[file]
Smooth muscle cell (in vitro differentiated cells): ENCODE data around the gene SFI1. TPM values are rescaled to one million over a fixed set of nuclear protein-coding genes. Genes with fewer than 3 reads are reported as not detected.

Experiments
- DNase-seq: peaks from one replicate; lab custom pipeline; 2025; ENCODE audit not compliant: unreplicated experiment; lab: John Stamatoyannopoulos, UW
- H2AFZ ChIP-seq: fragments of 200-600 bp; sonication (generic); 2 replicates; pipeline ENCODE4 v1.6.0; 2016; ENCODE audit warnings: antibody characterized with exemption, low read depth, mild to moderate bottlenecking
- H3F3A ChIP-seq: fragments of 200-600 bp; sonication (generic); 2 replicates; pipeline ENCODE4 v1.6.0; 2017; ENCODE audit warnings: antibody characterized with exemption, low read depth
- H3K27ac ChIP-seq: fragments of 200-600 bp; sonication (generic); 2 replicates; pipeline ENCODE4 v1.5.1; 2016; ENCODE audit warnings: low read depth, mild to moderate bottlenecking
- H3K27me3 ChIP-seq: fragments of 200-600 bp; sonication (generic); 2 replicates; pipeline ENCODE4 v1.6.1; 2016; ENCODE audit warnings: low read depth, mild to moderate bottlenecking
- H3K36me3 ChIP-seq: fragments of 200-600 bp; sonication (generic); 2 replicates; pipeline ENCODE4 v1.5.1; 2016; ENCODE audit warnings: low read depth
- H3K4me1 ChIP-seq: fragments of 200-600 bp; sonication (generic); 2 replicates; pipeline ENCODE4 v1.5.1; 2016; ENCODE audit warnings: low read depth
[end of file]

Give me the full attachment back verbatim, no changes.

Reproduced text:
Smooth muscle cell (in vitro differentiated cells): ENCODE data around the gene SFI1. TPM values are rescaled to one million over a fixed set of nuclear protein-coding genes. Genes with fewer than 3 reads are reported as not detected.

Experiments
- DNase-seq: peaks from one replicate; lab custom pipeline; 2025; ENCODE audit not compliant: unreplicated experiment; lab: John Stamatoyannopoulos, UW
- H2AFZ ChIP-seq: fragments of 200-600 bp; sonication (generic); 2 replicates; pipeline ENCODE4 v1.6.0; 2016; ENCODE audit warnings: antibody characterized with exemption, low read depth, mild to moderate bottlenecking
- H3F3A ChIP-seq: fragments of 200-600 bp; sonication (generic); 2 replicates; pipeline ENCODE4 v1.6.0; 2017; ENCODE audit warnings: antibody characterized with exemption, low read depth
- H3K27ac ChIP-seq: fragments of 200-600 bp; sonication (generic); 2 replicates; pipeline ENCODE4 v1.5.1; 2016; ENCODE audit warnings: low read depth, mild to moderate bottlenecking
- H3K27me3 ChIP-seq: fragments of 200-600 bp; sonication (generic); 2 replicates; pipeline ENCODE4 v1.6.1; 2016; ENCODE audit warnings: low read depth, mild to moderate bottlenecking
- H3K36me3 ChIP-seq: fragments of 200-600 bp; sonication (generic); 2 replicates; pipeline ENCODE4 v1.5.1; 2016; ENCODE audit warnings: low read depth
- H3K4me1 ChIP-seq: fragments of 200-600 bp; sonication (generic); 2 replicates; pipeline ENCODE4 v1.5.1; 2016; ENCODE audit warnings: low read depth